Long Weekend (2008 remake)

tn_longweekendremakeWatching the remake of LONG WEEKEND today something seemed awfully familiar. I mean not just the movie itself. It was the opening credits. Flying over Australian trees and bodies of water, gently pulsing electronic tones, for a second I thought I forgot to change the DVD because it seems like the exact same credits as the last movie I watched, STORM WARNING. I knew it was the same writer, Everett De Roche, but it turns out it’s the same director too, Jamie Blanks (also editor and composer). So he must’ve been on a De Roche kick just like I am.

mp_longweekendremakeDe Roche wrote the original LONG WEEKEND and is credited for this one too – not just “based on a screenplay by,” he gets sole writing credit again. And as far as I can tell this is like a Joseph Stefano rewriting PSYCHO for Gus Van Sant type deal, because it’s almost the exact same dialogue throughout the whole movie.

In my review of the original LONG WEEKEND I linked to an interview with De Roche where he mentioned a more elaborate ending they failed to pull off:

“A large slab of the script was omitted because of the difficulty of working with animals. I wrote an enormously complicated sequence for near the end where the animals give Peter a second chance. They want him to wise up, and he is at the point of doing so when he hears a truck in the distance. He dashes off to the highway, and the animals decide there is no hope. Poetically, they leave it to another man to kill him.”

So I was looking for that, but if they did it, I didn’t get it. It didn’t seem like the animals were trying to give him another chance. There was a snake in a tree. I think an owl hooted at him. There were no subtitles, it’s hard to know what he meant.

Anyway, Jim Caviezel (playing Australian) is Peter in this version, Claudia Karvan (DAYBREAKERS) is Marcia, only I guess she’s called Carla. That’s one of the major departures from the original. Updated for the 2000s. Who the fuck is named Marcia? That’s not something this generation can relate to. The dog is still named Cricket, but it’s a different breed. A nice twist.

Like PSYCHO the modernization is minimal. There is a mobile phone at the beginning, but no texting. Instead of $3,000 he spent $10,000 on the camping equipment. And there’s a part where they talk about Gnarls Barkley. Nah, I’m just fucking with you on that last one. The closest thing to a dated reference is when Peter’s hunting ducks he starts doing a Christopher Walken impression for a little bit. That was a good reason to update it because when the original was filmed they didn’t know anybody knew who the fuck Christopher Walken was. I mean he had been in ANNIE HALL, but I’m not sure most people would get the reference. By the time LONG WEEKEND came out here THE DEER HUNTER had been out for a year, but there was no way they could’ve known. So in the remake they were able to fix that.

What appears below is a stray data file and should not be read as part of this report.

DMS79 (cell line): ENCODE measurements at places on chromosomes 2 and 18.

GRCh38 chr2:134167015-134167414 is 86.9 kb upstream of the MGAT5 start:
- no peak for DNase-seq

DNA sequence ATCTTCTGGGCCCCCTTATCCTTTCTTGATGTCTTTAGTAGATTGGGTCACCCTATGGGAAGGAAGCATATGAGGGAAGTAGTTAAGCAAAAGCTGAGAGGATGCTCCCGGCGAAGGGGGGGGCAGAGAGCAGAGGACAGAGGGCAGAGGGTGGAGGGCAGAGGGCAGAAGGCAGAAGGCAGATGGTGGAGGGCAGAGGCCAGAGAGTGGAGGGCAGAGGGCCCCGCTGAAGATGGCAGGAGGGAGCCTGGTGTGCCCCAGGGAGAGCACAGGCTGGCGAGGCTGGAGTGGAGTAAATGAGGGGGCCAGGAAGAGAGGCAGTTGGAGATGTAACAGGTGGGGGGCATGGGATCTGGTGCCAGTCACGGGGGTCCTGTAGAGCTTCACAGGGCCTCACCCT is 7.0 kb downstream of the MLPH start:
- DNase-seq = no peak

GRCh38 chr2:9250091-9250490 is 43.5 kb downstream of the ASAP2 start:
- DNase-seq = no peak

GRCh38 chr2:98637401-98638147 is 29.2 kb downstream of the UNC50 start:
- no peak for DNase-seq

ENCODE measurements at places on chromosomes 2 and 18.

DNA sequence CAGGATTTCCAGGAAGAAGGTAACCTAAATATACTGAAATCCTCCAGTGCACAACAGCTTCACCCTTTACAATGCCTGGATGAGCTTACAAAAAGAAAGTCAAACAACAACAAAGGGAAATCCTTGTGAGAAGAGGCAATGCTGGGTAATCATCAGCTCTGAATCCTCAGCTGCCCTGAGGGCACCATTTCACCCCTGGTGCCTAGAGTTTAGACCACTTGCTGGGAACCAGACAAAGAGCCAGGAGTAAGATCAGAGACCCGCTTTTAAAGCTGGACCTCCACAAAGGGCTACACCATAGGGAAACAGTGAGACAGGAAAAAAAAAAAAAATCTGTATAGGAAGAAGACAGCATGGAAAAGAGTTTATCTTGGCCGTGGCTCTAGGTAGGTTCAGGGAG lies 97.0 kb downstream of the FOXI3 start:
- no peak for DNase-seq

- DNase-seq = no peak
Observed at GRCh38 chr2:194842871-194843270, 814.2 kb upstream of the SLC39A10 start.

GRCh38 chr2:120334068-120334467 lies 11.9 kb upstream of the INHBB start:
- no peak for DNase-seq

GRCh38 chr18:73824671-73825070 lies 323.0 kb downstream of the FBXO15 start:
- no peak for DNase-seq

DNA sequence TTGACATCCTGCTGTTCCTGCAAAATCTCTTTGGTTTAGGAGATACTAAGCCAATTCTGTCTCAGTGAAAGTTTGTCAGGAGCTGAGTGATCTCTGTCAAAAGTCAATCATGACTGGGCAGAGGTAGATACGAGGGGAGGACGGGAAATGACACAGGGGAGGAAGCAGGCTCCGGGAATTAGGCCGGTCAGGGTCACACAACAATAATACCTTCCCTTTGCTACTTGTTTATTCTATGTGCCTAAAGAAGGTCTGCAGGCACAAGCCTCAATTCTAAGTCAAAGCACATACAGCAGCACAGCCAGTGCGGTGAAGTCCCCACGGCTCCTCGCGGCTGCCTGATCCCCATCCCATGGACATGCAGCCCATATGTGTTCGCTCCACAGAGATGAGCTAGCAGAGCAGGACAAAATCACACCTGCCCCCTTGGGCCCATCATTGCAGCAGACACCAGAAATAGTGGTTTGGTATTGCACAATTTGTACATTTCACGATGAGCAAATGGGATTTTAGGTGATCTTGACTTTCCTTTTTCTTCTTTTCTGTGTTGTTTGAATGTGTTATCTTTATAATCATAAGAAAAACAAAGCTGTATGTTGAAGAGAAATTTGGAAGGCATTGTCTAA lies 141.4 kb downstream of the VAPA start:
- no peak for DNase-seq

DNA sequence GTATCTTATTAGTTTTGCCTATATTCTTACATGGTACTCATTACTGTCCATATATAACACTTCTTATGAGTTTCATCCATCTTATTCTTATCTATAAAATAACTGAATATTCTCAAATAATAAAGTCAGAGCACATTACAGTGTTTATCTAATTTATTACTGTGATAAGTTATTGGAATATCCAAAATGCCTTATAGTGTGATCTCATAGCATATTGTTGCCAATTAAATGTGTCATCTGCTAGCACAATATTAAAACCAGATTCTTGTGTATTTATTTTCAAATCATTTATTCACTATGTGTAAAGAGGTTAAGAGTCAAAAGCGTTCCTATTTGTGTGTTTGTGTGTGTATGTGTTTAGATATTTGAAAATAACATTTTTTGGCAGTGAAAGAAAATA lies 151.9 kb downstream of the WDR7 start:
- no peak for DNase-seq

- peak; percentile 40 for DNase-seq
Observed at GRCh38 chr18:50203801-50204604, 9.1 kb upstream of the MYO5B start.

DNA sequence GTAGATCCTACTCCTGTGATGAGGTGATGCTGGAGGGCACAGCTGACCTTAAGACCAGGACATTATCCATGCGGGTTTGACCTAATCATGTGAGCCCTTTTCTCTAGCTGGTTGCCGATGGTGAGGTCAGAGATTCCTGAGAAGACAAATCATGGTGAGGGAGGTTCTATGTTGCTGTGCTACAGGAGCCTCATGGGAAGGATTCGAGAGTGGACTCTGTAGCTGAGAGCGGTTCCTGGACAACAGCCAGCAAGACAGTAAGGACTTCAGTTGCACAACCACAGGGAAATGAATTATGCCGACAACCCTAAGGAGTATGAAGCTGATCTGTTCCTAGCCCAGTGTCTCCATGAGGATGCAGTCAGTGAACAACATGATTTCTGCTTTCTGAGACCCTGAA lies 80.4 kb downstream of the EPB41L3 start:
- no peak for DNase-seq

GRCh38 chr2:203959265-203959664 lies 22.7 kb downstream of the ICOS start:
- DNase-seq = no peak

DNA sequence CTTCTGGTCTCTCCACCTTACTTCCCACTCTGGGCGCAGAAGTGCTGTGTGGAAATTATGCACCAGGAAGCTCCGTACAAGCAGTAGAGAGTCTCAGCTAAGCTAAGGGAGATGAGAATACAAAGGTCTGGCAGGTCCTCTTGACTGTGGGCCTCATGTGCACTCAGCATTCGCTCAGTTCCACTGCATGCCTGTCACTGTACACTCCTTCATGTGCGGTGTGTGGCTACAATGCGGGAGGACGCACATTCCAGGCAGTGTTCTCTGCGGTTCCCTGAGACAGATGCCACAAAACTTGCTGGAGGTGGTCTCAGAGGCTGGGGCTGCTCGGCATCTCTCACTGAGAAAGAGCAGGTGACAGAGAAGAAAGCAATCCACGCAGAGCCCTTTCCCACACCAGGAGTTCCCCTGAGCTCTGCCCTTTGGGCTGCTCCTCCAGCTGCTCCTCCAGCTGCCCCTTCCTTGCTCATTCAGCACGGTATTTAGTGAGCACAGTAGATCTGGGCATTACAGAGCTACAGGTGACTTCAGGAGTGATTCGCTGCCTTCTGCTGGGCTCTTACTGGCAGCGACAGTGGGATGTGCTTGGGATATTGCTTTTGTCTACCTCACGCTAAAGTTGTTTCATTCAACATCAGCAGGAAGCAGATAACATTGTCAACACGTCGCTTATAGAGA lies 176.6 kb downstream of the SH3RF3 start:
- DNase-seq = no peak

I don’t know man, I don’t really get why they made this movie, but I don’t got nothing against it. Even watching it a few days after the original it was pretty entertaining. But I’m the guy who kind of likes watching the PSYCHO remake, so what the fuck do I know? It’s interesting to me to see two different sets of actors doing the exact same shit. It shows how great the script is that it can be done with different people in a different style and an entirely different era and still work. The characters still work, the situation still works, the abortion and nature themes are still relevant, it’s still funny when he points out that he just got attacked by an eagle.

I think Caviezel might be a little more sympathetic in the role than the O.G. Peter, but he’s still an asshole. One part that struck me is when they’ve seen this black shape in the water threatening him while he surfs, so he gets out the rifle and shoots it, and later Carla says it could’ve killed him. He says no, it was “probly just a dolphin.” And it doesn’t bother him that he might’ve shot a fucking dolphin! It’s like don’t worry dear, everything is okay, I just shot a dolphin, that’s all. Murdered an intelligent, endangered animal capable of communication and using tools. Don’t be so upset.

Maybe that is a dated line, or maybe it’s a good example of why the koalas and spiders and shit want to give this prick the business.

And the second time around I really noticed that geez, this guy is way too angry about her spilling sugar. So what if the ants get into it? This is not something an adult should be yelling at another adult about. That wasn’t the last sugar in the world, dude. Calm down.

I realized this time that the husband disrespects nature by shooting, chopping, littering, running over, etc., but the wife disrespects it just by not liking it. She doesn’t enjoy the beauty at all, she locks herself in the tent. When she does lay out there it’s face down to get a tan on her back. She says “this place is horrible” and calls it “this awful place” and I don’t think it’s just because all the animals hate her. She just doesn’t like the outdoors. Or eagle’s eggs.

Cricket didn’t turn on them in this one. That was a little disappointing. If anything I think that aspect should’ve been played up more. It’s a major betrayal when man’s best friend conspires with snakes and eagles. Taking away that blow makes it feel a little soft. But they make up for it by giving Peter a more gruesome death, I guess.

In the U.S. this was dumped straight to DVD with the title NATURE’S GRAVE, and what is that supposed to mean? It doesn’t sound like Nature is creating a grave for you. NATURE’S has an apostrophe, it’s possessive. Here lies Nature. This is the grave where Nature is buried. But by definition if you bury Nature aren’t you covering Nature in dirt, and isn’t dirt already Nature? Well, maybe it’s buried in jelly bellies. Or those plastic balls the kids play in at Chuck E. Cheese. I don’t know.

I do know that this does not look like a cover designed by professionals:

It’s weird because Jim Caviezel is always known for having played Jesus, people even just refer to him as Jesus instead of Jim. And like the fucking Romans the Hollywood decision makers won’t give the guy a fucking break. I’m not gonna cry over this one, but despite the chronically literal-minded knuckleheads on IMDb messageboards (yeah, I know, don’t read ’em. But they’re just sitting there. Sometimes you get curious) I feel like some people would enjoy this movie if they knew to give it a chance. It really didn’t need to be mocked and beaten and forced to wear a crown of thorns like that fuckin cover.

I guess HIGHWAYMEN and OUTLANDER weren’t treated as badly, but those are legitimately good movies he stars in that they failed to get people to see. They forgot to tell people how unusual HIGHWAYMEN was, or that OUTLANDER is a movie that exists and that you could watch.